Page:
The Saddest Story Ever Told

Okay, the title may be a little dramatic but it is still a sad story!

It’s with the deepest of regrets that I have to announce my leave of the Skokie Internship Program. Life has a funny way of throwing unexpected curveballs your way and while sometimes you get lucky with a homerun, more often than not it’ll strike you out.

My time here at Skokie Public Library is one I will cherish forever. As my first library experience, I couldn’t have picked a more welcoming, professional, and inclusive group of people if I tried. I would like to thank everyone in the Community Engagement office for treating me as part of the team since day one, and everyone else at SPL for being so open to questions and curiosities.

Although I may not be able to commit the time for an internship, I would love the opportunity to stay involved and volunteer whenever I am able to! If you’re looking for an extra set of hands (or eyes, or ears, or just someone along for the ride) please do not hesitate to reach out to me at It is my sincerest hope that today is not the last day you’ll see me walking through the stacks and talking to strangers (a natural tendency passed down from my mother).

Thank you. Thank you. Thank you!


Feeling Educated

“An Education is not so much about making a living as making a person”

– Tara Westover, “Educated”

My first official Senior Services interaction and I have to say…WOW. What an experience!

In today’s Talking Books session, we discussion Tara Westover’s memoir, Educated. Westover tells the story of her survivalist upbringing in rural Idaho and the strength it took to overcome her abusive upbringing to embark on a journey of education – worldly and scholarly.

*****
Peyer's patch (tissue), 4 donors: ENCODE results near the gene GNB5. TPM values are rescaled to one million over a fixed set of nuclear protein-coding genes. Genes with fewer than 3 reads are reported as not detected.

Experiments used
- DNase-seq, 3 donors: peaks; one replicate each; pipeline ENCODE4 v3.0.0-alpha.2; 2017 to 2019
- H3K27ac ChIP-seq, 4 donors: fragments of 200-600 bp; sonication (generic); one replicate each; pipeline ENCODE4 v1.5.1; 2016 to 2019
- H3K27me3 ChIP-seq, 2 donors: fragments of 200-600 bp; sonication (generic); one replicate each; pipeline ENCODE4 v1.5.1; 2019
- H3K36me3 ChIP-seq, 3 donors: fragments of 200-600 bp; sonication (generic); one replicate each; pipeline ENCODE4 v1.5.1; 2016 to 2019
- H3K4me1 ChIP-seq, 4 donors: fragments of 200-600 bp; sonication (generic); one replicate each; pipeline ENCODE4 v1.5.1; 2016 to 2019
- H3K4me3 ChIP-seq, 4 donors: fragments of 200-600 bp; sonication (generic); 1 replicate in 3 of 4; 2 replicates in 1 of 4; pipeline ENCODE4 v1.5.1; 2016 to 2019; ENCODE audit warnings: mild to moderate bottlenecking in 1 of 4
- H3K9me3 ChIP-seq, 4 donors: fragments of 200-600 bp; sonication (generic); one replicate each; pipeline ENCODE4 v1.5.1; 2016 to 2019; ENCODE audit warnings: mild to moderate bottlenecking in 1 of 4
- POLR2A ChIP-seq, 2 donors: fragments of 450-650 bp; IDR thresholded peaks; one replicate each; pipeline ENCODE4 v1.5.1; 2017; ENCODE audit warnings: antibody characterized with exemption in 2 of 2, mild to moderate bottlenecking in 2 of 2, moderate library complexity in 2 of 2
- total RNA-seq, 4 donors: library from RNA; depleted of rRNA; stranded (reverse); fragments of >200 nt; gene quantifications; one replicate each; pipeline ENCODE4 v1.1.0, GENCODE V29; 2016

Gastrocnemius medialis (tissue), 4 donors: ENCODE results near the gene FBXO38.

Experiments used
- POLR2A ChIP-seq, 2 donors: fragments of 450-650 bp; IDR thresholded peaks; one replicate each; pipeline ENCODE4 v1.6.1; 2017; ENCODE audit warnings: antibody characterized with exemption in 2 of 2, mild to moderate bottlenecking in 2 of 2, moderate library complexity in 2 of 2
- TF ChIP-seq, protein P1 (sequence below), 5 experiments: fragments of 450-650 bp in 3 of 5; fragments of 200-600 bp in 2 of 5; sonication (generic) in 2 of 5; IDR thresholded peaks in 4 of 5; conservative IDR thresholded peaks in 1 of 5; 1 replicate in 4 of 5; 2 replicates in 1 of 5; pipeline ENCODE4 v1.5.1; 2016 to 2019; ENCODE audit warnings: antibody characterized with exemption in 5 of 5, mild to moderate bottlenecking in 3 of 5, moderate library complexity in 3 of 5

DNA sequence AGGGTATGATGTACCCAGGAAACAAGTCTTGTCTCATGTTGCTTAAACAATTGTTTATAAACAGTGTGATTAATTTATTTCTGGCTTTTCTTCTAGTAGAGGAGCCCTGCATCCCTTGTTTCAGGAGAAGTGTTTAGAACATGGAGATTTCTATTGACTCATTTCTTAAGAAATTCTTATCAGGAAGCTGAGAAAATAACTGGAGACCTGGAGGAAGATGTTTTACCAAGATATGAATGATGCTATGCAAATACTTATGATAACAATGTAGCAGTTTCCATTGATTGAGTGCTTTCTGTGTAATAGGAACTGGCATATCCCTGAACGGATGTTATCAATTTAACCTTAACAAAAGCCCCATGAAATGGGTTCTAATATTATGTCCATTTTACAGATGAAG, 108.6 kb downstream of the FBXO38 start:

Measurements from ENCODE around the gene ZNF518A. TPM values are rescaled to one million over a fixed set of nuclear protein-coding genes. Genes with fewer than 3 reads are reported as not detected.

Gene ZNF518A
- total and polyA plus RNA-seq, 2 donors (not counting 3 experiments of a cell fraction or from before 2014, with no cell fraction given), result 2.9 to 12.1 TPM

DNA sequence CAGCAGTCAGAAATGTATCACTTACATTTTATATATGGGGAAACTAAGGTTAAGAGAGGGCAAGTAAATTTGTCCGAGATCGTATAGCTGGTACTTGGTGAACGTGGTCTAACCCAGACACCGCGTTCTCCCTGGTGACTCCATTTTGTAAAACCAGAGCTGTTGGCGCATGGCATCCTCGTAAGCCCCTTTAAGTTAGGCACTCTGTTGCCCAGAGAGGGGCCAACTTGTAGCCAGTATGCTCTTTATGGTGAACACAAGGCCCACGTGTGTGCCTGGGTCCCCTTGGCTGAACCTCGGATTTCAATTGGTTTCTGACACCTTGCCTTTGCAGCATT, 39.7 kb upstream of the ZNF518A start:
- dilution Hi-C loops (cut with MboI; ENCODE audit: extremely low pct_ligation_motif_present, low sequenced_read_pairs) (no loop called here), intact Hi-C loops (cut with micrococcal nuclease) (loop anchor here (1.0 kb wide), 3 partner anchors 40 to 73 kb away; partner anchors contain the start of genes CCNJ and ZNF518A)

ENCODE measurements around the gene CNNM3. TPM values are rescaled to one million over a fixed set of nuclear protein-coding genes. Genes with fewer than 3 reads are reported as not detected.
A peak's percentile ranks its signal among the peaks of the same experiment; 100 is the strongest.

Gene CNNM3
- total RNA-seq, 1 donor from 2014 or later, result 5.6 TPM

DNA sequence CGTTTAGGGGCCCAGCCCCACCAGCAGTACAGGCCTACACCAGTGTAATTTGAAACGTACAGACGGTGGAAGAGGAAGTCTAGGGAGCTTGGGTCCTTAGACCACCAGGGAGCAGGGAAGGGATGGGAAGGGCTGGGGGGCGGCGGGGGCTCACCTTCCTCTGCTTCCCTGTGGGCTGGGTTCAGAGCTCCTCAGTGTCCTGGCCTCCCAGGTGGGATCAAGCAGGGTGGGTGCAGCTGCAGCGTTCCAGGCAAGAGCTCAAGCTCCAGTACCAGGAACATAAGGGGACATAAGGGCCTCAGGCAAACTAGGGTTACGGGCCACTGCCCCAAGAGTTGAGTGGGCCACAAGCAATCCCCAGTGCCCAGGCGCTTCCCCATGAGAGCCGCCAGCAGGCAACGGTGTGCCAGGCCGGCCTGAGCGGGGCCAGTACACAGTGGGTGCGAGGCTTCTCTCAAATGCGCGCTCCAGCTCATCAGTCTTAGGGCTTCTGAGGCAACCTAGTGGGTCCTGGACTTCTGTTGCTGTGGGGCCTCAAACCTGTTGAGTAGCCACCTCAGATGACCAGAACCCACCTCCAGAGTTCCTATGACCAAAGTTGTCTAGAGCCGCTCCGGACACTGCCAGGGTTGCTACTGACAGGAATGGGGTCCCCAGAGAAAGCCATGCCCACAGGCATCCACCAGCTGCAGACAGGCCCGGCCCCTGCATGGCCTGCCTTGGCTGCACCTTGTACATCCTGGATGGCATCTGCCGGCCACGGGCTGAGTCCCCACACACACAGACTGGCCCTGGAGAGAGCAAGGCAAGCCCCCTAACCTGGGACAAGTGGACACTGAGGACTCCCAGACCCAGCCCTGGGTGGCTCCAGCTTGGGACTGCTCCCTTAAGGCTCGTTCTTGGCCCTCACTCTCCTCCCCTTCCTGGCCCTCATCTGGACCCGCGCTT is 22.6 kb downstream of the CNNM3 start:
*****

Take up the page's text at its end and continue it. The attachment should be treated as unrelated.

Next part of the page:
With 17 patrons, and 3 staff members (Matt, Judy, and myself), the conversation was stimulating and endless. It is said that it’s rude to talk about politics and religion (you never know who you’re going to offend), but todays crowd was anything but shy on either topic! Varying opinions, judgements, and curiosities filled the air with enthusiasm and passion. Though at times that enthusiasm and passion could be derailing, setting the group back on course and my structuring the conversation was well received.

What was perhaps the most interesting and rewarding aspect of leading today’s Talking Book was listening to the different perspectives, feelings, and reactions to the memoir based on each individuals background and experiences. (It is important to note that the group was of various ages – not all “seniors.”) Patrons shared personal anecdotes, parallel readings related to the topic, and even brought their own expertise and language into the conversation.

I wish my grandfather could have been there to join in. He would have loved it.

I’m very excited and hopeful to join in on next month’s reading, Forces of Nature, by Jane Harper, to hear what the group has to say next! Hopefully we’ll see them all again at Savvy Skokie Seniors!


Get Ready Savvy Seniors!